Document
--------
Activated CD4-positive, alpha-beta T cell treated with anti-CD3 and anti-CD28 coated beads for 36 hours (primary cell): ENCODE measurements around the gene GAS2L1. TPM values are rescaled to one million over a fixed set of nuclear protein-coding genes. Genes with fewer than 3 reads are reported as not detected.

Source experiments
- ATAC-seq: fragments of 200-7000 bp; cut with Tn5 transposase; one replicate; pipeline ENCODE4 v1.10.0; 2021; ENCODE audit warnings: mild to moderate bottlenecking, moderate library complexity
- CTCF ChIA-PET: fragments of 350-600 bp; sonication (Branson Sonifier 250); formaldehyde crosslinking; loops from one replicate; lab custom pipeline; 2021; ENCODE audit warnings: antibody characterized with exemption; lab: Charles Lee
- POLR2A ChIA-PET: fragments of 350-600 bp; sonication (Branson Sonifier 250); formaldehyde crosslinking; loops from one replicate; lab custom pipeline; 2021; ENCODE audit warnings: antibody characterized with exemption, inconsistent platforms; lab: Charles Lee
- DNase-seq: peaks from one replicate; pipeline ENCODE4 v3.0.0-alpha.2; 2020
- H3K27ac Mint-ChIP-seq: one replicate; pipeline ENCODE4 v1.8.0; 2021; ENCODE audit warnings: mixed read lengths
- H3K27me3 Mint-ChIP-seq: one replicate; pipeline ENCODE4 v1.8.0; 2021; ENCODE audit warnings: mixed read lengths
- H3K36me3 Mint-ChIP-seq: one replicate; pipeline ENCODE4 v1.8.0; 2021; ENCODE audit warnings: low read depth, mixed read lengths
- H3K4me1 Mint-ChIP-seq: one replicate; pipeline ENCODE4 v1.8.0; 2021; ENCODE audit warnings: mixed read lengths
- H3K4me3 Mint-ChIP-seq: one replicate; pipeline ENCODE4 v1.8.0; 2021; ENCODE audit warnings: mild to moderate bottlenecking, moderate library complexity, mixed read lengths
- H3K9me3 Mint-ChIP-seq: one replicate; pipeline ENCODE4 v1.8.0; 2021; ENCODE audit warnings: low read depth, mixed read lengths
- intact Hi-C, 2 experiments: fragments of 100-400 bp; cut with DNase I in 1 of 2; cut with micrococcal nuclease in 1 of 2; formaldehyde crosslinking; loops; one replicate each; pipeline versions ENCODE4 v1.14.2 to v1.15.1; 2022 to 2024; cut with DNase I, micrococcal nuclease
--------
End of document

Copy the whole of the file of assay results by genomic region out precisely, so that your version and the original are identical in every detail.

Activated CD4-positive, alpha-beta T cell treated with anti-CD3 and anti-CD28 coated beads for 36 hours (primary cell): ENCODE measurements around the gene GAS2L1. TPM values are rescaled to one million over a fixed set of nuclear protein-coding genes. Genes with fewer than 3 reads are reported as not detected.

Source experiments
- ATAC-seq: fragments of 200-7000 bp; cut with Tn5 transposase; one replicate; pipeline ENCODE4 v1.10.0; 2021; ENCODE audit warnings: mild to moderate bottlenecking, moderate library complexity
- CTCF ChIA-PET: fragments of 350-600 bp; sonication (Branson Sonifier 250); formaldehyde crosslinking; loops from one replicate; lab custom pipeline; 2021; ENCODE audit warnings: antibody characterized with exemption; lab: Charles Lee
- POLR2A ChIA-PET: fragments of 350-600 bp; sonication (Branson Sonifier 250); formaldehyde crosslinking; loops from one replicate; lab custom pipeline; 2021; ENCODE audit warnings: antibody characterized with exemption, inconsistent platforms; lab: Charles Lee
- DNase-seq: peaks from one replicate; pipeline ENCODE4 v3.0.0-alpha.2; 2020
- H3K27ac Mint-ChIP-seq: one replicate; pipeline ENCODE4 v1.8.0; 2021; ENCODE audit warnings: mixed read lengths
- H3K27me3 Mint-ChIP-seq: one replicate; pipeline ENCODE4 v1.8.0; 2021; ENCODE audit warnings: mixed read lengths
- H3K36me3 Mint-ChIP-seq: one replicate; pipeline ENCODE4 v1.8.0; 2021; ENCODE audit warnings: low read depth, mixed read lengths
- H3K4me1 Mint-ChIP-seq: one replicate; pipeline ENCODE4 v1.8.0; 2021; ENCODE audit warnings: mixed read lengths
- H3K4me3 Mint-ChIP-seq: one replicate; pipeline ENCODE4 v1.8.0; 2021; ENCODE audit warnings: mild to moderate bottlenecking, moderate library complexity, mixed read lengths
- H3K9me3 Mint-ChIP-seq: one replicate; pipeline ENCODE4 v1.8.0; 2021; ENCODE audit warnings: low read depth, mixed read lengths
- intact Hi-C, 2 experiments: fragments of 100-400 bp; cut with DNase I in 1 of 2; cut with micrococcal nuclease in 1 of 2; formaldehyde crosslinking; loops; one replicate each; pipeline versions ENCODE4 v1.14.2 to v1.15.1; 2022 to 2024; cut with DNase I, micrococcal nuclease